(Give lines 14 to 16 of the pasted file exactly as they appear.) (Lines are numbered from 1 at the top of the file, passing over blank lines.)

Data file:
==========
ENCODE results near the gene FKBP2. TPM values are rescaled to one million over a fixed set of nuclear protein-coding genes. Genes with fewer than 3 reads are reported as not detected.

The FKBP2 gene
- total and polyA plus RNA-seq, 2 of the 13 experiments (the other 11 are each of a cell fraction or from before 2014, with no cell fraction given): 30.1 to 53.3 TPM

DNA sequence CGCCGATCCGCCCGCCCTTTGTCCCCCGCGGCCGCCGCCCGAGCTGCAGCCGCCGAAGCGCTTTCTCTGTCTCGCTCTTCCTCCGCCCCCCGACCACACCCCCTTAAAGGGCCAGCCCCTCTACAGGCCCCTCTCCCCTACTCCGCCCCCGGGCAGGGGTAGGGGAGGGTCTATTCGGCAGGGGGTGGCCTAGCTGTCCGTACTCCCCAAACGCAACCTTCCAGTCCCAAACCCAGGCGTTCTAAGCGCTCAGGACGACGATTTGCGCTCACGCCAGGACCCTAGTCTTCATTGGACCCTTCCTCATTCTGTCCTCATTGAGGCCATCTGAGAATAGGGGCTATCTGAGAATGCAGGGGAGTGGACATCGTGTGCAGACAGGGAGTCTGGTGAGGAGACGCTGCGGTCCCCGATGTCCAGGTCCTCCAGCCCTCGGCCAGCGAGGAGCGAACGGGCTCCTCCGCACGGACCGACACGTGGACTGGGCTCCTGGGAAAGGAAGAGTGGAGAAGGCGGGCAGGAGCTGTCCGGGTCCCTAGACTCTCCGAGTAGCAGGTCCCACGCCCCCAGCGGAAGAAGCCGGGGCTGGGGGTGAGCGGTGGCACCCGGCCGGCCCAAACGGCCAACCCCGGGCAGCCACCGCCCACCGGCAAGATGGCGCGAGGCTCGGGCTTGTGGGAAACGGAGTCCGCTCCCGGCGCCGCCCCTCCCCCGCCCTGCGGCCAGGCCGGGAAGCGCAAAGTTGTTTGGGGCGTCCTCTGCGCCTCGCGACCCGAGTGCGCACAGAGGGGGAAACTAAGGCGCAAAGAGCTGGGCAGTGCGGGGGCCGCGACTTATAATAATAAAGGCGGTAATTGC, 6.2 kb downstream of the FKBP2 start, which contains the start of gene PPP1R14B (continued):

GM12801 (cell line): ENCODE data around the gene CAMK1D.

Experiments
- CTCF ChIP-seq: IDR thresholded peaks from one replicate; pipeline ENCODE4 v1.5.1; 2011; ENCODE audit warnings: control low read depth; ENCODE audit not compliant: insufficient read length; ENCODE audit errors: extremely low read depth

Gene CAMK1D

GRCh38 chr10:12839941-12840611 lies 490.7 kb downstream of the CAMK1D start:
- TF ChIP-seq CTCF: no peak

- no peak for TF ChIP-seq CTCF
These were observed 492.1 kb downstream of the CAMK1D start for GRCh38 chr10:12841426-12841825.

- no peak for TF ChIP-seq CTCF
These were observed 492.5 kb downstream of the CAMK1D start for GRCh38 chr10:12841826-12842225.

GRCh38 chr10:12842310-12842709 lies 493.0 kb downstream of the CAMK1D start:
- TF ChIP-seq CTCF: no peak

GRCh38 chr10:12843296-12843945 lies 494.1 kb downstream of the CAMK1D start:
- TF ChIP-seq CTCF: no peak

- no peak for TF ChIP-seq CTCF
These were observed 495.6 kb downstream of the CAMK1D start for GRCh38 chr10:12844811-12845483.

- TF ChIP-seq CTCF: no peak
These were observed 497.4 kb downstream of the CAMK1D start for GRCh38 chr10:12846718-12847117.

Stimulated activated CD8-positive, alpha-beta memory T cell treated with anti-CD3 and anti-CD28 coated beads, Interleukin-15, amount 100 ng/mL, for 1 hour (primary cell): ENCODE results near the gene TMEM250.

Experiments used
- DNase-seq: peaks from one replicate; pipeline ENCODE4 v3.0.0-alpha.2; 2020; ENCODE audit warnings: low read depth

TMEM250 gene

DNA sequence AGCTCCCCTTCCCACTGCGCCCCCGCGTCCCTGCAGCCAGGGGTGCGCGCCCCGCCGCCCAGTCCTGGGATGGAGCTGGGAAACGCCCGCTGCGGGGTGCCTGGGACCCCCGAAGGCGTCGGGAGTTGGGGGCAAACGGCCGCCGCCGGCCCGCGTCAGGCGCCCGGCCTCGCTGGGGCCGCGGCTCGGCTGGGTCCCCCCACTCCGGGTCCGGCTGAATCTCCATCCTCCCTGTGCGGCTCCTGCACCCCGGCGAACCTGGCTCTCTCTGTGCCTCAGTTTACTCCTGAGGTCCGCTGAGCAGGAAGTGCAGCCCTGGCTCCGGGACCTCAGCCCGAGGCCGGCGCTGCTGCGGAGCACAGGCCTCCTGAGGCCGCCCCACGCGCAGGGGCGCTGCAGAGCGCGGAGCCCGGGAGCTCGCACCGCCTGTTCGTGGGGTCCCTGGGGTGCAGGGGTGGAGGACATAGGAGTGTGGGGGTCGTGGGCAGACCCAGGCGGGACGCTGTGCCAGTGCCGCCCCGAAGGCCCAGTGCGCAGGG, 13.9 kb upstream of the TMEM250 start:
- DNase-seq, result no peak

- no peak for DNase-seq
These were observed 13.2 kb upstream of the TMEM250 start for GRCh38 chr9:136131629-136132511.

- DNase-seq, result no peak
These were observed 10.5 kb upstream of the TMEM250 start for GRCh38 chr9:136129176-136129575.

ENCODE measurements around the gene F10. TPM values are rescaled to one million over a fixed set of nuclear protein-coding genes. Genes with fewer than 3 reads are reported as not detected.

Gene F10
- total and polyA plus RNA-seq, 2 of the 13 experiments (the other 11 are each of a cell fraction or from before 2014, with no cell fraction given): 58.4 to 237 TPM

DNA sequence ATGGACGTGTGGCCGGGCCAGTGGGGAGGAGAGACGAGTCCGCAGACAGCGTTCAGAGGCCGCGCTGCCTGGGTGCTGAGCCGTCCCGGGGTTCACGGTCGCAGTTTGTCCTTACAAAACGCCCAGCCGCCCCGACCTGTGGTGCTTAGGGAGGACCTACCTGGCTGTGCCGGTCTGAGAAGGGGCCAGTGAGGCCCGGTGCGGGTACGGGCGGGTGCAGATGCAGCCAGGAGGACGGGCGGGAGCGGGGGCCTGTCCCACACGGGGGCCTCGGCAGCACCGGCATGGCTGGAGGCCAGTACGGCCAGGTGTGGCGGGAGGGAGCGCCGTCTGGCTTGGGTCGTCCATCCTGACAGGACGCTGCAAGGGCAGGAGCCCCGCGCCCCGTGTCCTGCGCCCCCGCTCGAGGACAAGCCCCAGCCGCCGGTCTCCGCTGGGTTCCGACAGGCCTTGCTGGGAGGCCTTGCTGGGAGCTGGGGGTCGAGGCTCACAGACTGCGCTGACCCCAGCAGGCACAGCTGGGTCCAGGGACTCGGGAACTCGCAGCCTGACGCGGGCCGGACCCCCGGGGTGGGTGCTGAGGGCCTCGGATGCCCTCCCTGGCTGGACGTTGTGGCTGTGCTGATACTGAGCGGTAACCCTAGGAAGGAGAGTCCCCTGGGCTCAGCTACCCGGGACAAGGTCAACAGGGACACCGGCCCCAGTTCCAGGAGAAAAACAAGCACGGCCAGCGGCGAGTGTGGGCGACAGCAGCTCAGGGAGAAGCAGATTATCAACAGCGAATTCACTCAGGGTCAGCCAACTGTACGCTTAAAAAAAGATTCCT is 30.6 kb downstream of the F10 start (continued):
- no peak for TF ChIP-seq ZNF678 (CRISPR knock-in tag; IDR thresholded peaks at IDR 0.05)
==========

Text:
These were observed 492.5 kb downstream of the CAMK1D start for GRCh38 chr10:12841826-12842225.

GRCh38 chr10:12842310-12842709 lies 493.0 kb downstream of the CAMK1D start:
- TF ChIP-seq CTCF: no peak